When the story opens in Alabama Benjamin has just returned from the war, he then works alongside his father to farm the land, a hard and sometimes rewarding work.  When he marries Delia they have a son Isaac.  
Benjamin is a hard worker, he loves his family and they mean everything to him.  Life is full of struggles and challenges but when there is love you can get through.  However Benjamin also experiences loss and it is that experience that catapults him into moving north.  
I loved meeting up with the Klaussners again and Paul and Ruby.  It was wonderful to see them so settled and happy and open to being good friends with Benjamin and Isaac.  I loved their loyalty, thoughtfulness and deep heartedness.  Really they embodied one path people can take in life, in my view the better path as opposed to those who were so bigoted. 
This novel explores the best of family and the thoughtfulness and kindness toward strangers.  It also explores the discrimination that African Americans suffered at that time, and sadly has not yet resolved yet in today’s world.  A book like this highlights the need for a change of heart. So where is Perfect? Well read the book and find out. It’s a perfect title I do believe.
4 stars
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Review

Jubilee’s Journey Bette Lee Davis

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Jubilee’s Journey
Bette Lee Crosby
Published: Bent Pine Publishing
Date: October 2013
Format: Kindle ebook
Pages: 300
Genre: Fiction
Source: from the author.
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When tragedy strikes a West Virginia coal mining family, two children start out on a trek that they hope will lead them to a new life. Before a day passes, the children are separated and the boy is caught up in a robbery not of his making. If his sister can find him, she may be able to save him. The problem is she’s only seven years old, and who’s going to believe a kid?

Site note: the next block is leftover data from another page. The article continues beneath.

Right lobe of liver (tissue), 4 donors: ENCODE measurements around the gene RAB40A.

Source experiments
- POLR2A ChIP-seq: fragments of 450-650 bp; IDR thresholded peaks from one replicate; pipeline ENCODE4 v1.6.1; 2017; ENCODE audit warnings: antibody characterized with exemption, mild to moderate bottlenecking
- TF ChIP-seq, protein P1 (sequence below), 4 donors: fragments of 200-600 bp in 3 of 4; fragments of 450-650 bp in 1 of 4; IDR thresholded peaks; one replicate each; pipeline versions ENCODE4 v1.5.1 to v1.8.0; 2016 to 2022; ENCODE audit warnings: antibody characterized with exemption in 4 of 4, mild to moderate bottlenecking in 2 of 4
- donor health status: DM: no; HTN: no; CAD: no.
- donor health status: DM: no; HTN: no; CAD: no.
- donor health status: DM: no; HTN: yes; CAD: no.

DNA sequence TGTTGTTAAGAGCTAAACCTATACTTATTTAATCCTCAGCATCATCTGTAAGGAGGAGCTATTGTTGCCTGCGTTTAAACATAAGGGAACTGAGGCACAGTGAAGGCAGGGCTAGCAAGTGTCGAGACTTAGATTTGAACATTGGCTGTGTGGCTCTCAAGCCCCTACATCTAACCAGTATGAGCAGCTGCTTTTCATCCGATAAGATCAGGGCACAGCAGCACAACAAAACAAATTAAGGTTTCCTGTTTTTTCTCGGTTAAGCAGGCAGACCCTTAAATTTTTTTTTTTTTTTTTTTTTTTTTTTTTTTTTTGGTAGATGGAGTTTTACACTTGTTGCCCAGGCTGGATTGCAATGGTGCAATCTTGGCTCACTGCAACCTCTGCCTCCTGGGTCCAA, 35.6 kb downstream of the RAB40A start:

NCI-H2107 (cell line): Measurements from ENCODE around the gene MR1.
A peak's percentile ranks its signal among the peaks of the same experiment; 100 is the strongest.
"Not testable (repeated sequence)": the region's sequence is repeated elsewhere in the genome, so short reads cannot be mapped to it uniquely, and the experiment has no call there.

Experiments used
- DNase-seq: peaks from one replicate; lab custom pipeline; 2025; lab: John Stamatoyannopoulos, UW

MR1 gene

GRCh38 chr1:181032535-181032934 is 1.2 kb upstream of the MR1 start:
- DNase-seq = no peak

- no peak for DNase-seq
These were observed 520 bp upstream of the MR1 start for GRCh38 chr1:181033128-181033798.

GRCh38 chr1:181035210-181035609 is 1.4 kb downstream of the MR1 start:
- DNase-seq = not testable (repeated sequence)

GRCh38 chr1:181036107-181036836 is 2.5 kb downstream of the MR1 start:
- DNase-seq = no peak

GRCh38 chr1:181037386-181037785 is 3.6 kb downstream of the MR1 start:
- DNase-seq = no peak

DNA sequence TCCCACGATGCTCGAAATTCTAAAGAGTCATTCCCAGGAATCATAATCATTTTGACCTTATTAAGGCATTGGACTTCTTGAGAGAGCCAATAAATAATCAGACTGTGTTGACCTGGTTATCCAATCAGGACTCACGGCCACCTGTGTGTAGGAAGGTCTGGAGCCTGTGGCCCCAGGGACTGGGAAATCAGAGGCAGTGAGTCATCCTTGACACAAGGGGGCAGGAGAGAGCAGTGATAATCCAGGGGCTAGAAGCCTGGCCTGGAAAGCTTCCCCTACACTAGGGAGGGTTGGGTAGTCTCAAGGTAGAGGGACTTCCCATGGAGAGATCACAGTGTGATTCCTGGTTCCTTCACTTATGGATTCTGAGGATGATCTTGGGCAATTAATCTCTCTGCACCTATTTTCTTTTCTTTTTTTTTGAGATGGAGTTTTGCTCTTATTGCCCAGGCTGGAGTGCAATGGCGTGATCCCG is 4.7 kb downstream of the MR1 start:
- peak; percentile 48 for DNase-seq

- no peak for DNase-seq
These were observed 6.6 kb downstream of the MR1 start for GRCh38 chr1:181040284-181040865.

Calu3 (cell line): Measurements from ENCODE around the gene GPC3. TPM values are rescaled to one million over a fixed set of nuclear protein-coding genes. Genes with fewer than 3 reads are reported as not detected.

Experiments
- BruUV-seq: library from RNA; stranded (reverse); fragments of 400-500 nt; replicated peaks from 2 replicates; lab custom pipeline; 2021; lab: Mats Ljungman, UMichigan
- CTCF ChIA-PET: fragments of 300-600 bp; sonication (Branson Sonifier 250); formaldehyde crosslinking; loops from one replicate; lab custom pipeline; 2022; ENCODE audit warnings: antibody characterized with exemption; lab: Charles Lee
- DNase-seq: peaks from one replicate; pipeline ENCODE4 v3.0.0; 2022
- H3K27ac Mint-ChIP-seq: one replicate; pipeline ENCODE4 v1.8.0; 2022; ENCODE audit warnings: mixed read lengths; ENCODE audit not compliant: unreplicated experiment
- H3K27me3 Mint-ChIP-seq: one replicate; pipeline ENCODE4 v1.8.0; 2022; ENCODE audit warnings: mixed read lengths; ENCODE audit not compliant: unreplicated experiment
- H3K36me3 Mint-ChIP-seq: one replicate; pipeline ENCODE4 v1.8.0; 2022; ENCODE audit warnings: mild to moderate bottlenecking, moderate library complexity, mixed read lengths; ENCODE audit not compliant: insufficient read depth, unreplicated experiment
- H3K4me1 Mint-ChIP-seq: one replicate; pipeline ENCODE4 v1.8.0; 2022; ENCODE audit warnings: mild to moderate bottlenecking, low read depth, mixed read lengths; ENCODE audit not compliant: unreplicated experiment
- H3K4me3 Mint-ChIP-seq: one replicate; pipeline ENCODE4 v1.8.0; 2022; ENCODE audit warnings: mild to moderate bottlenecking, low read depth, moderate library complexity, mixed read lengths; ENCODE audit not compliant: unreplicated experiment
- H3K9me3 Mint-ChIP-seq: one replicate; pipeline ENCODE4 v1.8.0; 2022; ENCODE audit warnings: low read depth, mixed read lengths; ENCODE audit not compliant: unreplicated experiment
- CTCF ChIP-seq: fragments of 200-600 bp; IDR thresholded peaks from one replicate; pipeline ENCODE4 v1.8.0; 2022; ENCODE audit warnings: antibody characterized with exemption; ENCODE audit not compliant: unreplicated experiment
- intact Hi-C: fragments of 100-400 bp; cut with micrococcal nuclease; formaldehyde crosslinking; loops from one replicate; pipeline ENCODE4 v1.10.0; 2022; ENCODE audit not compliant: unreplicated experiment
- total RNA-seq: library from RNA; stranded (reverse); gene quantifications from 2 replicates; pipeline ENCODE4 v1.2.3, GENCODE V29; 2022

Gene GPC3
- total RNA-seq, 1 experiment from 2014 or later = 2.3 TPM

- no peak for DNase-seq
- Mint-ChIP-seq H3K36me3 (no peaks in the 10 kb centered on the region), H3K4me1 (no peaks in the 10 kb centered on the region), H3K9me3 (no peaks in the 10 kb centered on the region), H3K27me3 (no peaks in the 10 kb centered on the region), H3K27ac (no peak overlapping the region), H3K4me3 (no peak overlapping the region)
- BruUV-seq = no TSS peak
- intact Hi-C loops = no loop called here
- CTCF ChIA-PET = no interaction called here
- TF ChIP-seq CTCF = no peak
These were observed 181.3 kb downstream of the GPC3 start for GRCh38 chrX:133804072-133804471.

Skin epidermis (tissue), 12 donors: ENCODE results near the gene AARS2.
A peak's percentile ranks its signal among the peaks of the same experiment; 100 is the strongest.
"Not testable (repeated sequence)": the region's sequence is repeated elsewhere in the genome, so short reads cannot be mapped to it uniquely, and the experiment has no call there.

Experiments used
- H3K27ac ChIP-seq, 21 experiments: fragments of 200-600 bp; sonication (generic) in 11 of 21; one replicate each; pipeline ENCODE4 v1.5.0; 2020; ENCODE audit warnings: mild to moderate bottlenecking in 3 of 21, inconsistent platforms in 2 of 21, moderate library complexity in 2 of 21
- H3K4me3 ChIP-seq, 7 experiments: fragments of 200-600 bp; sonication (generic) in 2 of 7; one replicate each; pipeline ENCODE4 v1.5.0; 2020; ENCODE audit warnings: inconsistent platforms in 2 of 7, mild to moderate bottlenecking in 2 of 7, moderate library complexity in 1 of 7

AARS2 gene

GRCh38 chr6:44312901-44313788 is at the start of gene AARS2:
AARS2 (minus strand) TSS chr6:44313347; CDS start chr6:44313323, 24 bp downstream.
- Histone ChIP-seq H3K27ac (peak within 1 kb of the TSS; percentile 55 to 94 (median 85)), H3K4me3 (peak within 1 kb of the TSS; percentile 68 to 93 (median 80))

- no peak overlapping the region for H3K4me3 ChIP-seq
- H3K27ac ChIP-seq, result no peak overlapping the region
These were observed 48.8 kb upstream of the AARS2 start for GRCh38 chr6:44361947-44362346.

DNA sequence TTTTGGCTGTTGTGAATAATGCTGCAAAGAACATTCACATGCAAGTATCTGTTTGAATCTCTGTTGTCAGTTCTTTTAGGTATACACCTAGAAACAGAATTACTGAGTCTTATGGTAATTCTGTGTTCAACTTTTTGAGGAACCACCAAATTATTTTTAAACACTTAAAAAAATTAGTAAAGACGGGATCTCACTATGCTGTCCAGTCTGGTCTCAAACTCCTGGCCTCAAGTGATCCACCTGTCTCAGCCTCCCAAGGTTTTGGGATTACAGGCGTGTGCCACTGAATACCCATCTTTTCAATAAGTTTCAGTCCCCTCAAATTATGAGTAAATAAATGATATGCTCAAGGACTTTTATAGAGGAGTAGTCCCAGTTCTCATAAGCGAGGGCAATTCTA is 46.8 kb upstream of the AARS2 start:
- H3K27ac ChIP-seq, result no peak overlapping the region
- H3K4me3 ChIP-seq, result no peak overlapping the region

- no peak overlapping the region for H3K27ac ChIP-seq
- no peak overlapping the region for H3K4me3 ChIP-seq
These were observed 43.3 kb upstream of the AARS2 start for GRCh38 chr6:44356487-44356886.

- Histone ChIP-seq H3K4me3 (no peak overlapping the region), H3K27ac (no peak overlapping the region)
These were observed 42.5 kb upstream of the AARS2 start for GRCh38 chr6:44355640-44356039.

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Jubilee’s Journey is the second book in the Wyattsville series by Bette Lee Davis.  When I had finished Spare Change (#1) I thought that I had seen the last of Olivia and Ethan Allen and that outstanding Detective Jack Mahoney.  Not so, while this book is not totally about them, it does include them and that in itself immediately hooked me in.
This story really belongs to Jubilee and her big brother Paul.  They come from a small mining town where they have lost both parents.  Paul is like a mother and father and whole family to Jubilee, no one has had a better bigger brother. They arrive in Wyattsville seeking their Aunt – Anita their mother’s sister.  Before they can begin their search Jubilee and Paul are separated and Paul finds himself in the clutches of the police.  He just happened to be in the wrong place at the wrong time and with nobody to vouch for him.
Fortunately for Jubilee she is found by Ethan Allen and eventually lands home with him and Olivia.  Ethan soon takes over the role of big brother much to his grandma Olivia’s delight. Olivia drags Jack Mahoney into the whole mess and there is no one better.  If there was ever a true, caring go beyond duty cop it’s Jack.  However his efforts are thwarted by the policeman on the case – Detective Gomez who isn’t all that scrupulous.  However Jack Mahoney uses psychology when needed and manages to negotiate his way through.
There is a whole cast of characters who have their hearts in the right place.  Olivia’s friends in the apartment complex Clara and Seth and others rally to the cause.  Aunt Anita shows up and perhaps she is the one to take Jubilee and Paul in although Olivia has already fallen in love with them and is thinking maybe she could keep them.  As well there is Sidney Klaussner and his wife Carmella, happily married for thirty years and now faced with a life and death situation that sends Carmella off onto a judgemental path of creating havoc.  I was a bit annoyed with her until I owned my own occasional judgmental rants often totally lacking back up facts!
This story – told from a variety of viewpoints, celebrates people with large hearts, family, kindness and love.  It celebrates the truth and all that is good in people.  It celebrates the courage of the human spirit and the fight for what is right.  In short – a beautiful story.
4 stars